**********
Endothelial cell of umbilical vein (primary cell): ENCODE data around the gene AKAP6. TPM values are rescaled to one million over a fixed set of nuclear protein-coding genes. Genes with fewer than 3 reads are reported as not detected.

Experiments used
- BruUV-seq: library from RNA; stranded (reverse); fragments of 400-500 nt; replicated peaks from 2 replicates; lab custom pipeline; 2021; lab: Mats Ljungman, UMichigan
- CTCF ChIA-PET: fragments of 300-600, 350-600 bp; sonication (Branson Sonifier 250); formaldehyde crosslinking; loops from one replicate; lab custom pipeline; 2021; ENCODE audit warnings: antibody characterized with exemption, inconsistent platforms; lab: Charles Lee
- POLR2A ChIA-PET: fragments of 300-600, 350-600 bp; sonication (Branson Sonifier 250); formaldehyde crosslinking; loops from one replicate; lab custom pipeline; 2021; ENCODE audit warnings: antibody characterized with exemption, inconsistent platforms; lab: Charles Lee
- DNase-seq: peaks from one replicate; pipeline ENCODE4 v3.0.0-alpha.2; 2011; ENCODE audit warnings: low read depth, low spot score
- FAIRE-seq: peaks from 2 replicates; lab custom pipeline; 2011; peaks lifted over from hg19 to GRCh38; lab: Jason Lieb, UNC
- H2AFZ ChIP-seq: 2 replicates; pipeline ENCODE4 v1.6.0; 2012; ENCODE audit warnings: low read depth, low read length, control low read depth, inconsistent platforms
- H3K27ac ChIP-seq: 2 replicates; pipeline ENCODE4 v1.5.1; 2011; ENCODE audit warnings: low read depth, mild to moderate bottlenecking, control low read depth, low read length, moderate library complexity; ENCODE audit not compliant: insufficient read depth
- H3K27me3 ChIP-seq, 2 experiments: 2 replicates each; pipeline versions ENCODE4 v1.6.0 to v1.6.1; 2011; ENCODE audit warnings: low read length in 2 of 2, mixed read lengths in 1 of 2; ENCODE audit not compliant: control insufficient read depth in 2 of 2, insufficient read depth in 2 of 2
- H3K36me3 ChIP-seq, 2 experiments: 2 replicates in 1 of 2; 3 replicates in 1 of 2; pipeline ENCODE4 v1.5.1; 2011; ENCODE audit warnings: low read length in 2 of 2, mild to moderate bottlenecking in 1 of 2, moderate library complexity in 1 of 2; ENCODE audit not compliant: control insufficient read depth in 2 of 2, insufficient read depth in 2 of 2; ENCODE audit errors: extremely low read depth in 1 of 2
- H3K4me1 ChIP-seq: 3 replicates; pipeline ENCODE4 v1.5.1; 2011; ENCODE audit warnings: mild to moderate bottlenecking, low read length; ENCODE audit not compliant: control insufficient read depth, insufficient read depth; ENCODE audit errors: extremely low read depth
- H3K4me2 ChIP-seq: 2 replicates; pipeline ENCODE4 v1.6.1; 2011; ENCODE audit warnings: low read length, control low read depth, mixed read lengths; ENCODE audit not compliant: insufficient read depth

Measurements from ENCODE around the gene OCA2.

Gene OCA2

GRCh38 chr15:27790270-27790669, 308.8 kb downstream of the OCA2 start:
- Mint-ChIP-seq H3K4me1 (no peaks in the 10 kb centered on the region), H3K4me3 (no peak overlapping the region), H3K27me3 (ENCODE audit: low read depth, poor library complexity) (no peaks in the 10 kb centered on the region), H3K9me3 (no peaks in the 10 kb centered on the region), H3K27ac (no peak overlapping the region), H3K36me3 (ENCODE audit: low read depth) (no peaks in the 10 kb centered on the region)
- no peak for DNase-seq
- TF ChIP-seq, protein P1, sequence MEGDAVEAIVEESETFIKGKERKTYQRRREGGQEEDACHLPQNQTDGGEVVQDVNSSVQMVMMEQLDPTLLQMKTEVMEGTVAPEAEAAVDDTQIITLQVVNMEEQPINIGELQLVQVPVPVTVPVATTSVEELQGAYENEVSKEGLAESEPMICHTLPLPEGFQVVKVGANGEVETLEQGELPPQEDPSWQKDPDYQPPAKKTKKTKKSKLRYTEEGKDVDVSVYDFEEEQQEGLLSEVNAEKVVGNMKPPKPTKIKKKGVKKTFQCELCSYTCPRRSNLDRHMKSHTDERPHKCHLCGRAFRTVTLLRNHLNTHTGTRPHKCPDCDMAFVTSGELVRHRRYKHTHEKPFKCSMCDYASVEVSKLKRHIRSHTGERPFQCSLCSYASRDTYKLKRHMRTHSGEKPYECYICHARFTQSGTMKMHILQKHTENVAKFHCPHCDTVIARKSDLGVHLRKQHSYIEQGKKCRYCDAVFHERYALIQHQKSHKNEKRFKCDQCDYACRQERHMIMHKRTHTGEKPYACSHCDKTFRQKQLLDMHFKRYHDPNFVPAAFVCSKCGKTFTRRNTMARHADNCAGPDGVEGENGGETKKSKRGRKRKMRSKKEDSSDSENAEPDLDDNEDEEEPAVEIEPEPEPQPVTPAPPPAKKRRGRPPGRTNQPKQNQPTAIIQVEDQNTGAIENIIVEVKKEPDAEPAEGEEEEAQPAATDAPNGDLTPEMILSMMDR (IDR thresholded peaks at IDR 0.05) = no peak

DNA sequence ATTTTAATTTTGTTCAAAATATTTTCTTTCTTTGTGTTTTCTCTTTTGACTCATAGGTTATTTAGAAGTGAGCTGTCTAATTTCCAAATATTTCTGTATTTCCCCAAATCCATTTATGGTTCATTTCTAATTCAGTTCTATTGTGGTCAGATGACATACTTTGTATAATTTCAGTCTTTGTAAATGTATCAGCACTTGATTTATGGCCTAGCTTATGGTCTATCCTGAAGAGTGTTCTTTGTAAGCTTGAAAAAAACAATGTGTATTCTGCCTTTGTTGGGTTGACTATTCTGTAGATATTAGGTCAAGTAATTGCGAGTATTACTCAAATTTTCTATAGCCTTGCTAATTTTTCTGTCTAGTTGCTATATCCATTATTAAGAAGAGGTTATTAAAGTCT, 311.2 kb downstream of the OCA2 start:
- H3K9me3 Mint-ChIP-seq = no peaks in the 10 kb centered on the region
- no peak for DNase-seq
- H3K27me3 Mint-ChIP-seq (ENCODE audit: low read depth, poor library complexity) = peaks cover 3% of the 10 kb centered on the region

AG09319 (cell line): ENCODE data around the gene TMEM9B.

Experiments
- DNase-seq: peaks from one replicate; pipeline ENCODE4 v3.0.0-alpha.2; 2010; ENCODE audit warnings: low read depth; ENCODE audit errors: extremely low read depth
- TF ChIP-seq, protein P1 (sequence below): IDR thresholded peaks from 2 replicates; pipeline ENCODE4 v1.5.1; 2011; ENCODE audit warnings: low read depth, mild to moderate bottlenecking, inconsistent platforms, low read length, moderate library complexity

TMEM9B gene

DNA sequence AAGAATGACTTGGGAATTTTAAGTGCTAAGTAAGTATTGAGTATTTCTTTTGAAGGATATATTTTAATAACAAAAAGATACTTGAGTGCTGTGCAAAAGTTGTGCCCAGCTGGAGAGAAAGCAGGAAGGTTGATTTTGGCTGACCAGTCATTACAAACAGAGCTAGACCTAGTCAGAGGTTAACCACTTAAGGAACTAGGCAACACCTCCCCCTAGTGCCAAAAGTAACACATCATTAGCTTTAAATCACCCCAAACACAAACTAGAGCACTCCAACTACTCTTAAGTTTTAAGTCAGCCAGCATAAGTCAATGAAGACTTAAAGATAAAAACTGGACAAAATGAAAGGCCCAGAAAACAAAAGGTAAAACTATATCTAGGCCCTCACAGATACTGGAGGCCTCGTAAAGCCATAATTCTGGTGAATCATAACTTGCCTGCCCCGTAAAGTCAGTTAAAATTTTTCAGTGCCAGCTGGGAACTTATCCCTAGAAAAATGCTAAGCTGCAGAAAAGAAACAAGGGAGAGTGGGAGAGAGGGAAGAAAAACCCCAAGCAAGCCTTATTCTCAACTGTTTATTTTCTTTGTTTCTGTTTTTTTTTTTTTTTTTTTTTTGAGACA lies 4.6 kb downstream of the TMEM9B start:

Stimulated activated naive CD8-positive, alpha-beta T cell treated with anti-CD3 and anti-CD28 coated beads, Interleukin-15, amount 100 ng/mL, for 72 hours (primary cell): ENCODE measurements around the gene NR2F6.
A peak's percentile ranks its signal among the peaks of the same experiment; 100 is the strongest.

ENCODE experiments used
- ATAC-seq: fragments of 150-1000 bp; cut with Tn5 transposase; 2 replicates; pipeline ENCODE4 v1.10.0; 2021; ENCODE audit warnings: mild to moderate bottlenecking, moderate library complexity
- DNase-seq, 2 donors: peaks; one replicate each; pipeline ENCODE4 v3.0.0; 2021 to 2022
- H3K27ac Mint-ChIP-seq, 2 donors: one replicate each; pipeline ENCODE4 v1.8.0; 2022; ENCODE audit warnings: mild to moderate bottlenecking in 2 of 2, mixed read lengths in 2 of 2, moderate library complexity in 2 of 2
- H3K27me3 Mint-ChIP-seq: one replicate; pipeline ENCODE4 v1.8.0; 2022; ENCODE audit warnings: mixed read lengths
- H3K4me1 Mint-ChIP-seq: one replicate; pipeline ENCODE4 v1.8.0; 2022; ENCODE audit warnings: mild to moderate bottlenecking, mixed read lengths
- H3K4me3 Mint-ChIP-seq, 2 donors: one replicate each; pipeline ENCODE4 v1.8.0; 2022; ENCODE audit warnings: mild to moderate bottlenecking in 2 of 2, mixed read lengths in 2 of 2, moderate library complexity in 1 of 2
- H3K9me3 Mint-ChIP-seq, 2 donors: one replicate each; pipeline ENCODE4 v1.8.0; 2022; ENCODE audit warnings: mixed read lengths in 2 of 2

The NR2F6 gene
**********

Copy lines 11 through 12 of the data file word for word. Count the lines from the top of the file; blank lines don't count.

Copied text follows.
- H3K36me3 ChIP-seq, 2 experiments: 2 replicates in 1 of 2; 3 replicates in 1 of 2; pipeline ENCODE4 v1.5.1; 2011; ENCODE audit warnings: low read length in 2 of 2, mild to moderate bottlenecking in 1 of 2, moderate library complexity in 1 of 2; ENCODE audit not compliant: control insufficient read depth in 2 of 2, insufficient read depth in 2 of 2; ENCODE audit errors: extremely low read depth in 1 of 2
- H3K4me1 ChIP-seq: 3 replicates; pipeline ENCODE4 v1.5.1; 2011; ENCODE audit warnings: mild to moderate bottlenecking, low read length; ENCODE audit not compliant: control insufficient read depth, insufficient read depth; ENCODE audit errors: extremely low read depth